on the streets
where we live
United Way Greater Toronto humbly acknowledges that it operates on the traditional territory of many Indigenous nations, such as the Wendat, Anishnaabeg, and Haudenosaunee. We recognize and uphold the rights of Indigenous communities, acknowledging the ancestral and unceded territories of the Inuit, Métis and First Nations peoples throughout Turtle Island. Tkaronto is home to a growing community of urban Indigenous peoples, including those from the Inuit, Métis and First Nations. We recognize that the Greater Toronto Area is covered by several treaties, such as Treaty 13 with the Mississaugas of the Credit First Nation and the Williams Treaties with seven First Nations, including the Chippewas of Georgina Island. We respect Indigenous teachings and commit to fulfilling our obligations to the land and one another. Our commitment is grounded in the principles of Truth and Reconciliation and the United Nations Declaration on the Rights of Indigenous Peoples.
Where do you live? The quick answer may be Mississauga or Vaughan or Toronto. But the truth is, the place our hearts and minds go when we think about where we actually live is likely a neighbourhood.
It is our home, be it an apartment or house, rented or owned, and so much more. The school our children attend and the place where we worship or volunteer. The corner store where we pick up milk or chapati. The park where we play basketball. The stop where we catch the bus or GO train to work. The hub where we get counselling, take mom for her seniors’ social or learn English.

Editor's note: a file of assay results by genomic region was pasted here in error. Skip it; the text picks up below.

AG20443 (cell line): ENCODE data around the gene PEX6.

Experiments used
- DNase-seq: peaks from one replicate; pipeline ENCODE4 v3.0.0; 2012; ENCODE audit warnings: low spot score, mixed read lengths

It's a simple ideal. Yet for far too many, that home, that neighbourhood, is simply unattainable.
We know that because for 67 years, United Way has been supporting people through daily challenges. More recently through a once-in-a-generation pandemic. And since, through the sustained urgent needs and multiple crises—in affordability, housing, mental health and more—that have become emblematic of this post-pandemic malaise.
We have learned how broken so many of the systems we have lived by are. And how for many, particularly those from Indigenous, Black and racialized communities, they never worked at all, but only reinforced barriers to opportunity and those basic building blocks of a good life.
And we’ve come to understand that it is incumbent on all of us not just to care, but to act to fix those systems so that everyone enjoys a fair chance. Because while poverty impacts those experiencing it most, it costs us all: taxing our economy, social and health services; undermining the collective livability of our communities; and eroding our sense of stability, social cohesion, even democracy. That is what is at stake.
We have seen the cracks in our community become crevices. Tragically, hunger and homelessness on the streets where we live have become commonplace. And while we know it is not who we are, it is indeed where we are today. We cannot linger here.
Nor have we.
At United Way Greater Toronto, we are deepening our efforts and evolving our focus to address inequities and build a more just future. We are leaning into the neighbourhoods where we’ve always worked, building on decades of meeting urgent needs. And we are leading local solutions that drive systemic and structural change. At the neighbourhood level. And on a human scale.
Our mission is to make those basics that foster well-being and belonging—safe housing; stable income and employment; local services, recreation and opportunities for engagement—accessible to everyone.
On the streets where we live—wherever we live. All of us.
Always and only,
President & CEO
United Way Greater Toronto